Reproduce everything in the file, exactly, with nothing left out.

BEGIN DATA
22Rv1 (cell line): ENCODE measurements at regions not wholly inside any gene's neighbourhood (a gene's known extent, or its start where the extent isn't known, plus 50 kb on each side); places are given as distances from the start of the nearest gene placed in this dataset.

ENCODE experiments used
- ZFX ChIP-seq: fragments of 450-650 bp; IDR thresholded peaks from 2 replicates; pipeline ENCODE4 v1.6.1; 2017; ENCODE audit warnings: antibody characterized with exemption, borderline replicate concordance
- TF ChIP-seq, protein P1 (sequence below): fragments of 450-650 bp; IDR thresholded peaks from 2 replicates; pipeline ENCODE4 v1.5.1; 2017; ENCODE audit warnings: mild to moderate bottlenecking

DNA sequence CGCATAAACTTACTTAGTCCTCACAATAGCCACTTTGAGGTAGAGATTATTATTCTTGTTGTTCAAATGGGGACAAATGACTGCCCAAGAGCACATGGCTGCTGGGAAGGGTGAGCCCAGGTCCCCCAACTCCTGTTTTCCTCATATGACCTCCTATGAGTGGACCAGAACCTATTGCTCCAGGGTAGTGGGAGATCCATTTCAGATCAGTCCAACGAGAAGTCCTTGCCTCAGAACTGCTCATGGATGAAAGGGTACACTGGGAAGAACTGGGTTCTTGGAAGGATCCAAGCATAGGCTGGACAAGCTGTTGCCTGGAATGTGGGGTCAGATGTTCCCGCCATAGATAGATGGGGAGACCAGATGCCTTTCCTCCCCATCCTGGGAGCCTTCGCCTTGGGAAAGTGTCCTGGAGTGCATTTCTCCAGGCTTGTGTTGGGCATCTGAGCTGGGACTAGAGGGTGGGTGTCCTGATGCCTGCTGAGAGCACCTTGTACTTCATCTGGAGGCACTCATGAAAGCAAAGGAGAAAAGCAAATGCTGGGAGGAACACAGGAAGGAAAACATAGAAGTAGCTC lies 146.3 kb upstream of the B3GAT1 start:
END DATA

22Rv1 (cell line): ENCODE measurements at regions not wholly inside any gene's neighbourhood (a gene's known extent, or its start where the extent isn't known, plus 50 kb on each side); places are given as distances from the start of the nearest gene placed in this dataset.

ENCODE experiments used
- ZFX ChIP-seq: fragments of 450-650 bp; IDR thresholded peaks from 2 replicates; pipeline ENCODE4 v1.6.1; 2017; ENCODE audit warnings: antibody characterized with exemption, borderline replicate concordance
- TF ChIP-seq, protein P1 (sequence below): fragments of 450-650 bp; IDR thresholded peaks from 2 replicates; pipeline ENCODE4 v1.5.1; 2017; ENCODE audit warnings: mild to moderate bottlenecking

DNA sequence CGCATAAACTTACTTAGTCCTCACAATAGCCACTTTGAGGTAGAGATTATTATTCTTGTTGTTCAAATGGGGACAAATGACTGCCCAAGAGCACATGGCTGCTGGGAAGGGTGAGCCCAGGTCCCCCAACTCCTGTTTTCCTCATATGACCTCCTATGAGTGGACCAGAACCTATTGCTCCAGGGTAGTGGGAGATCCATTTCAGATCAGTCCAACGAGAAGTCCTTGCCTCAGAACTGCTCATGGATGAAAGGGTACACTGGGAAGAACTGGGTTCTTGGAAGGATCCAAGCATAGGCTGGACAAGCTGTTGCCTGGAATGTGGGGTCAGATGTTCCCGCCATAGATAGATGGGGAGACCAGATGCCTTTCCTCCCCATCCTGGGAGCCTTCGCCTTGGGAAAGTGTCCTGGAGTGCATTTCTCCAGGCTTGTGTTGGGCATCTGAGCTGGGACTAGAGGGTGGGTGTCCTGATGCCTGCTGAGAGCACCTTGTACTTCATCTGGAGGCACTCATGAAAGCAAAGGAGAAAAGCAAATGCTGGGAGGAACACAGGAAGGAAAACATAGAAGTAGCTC lies 146.3 kb upstream of the B3GAT1 start: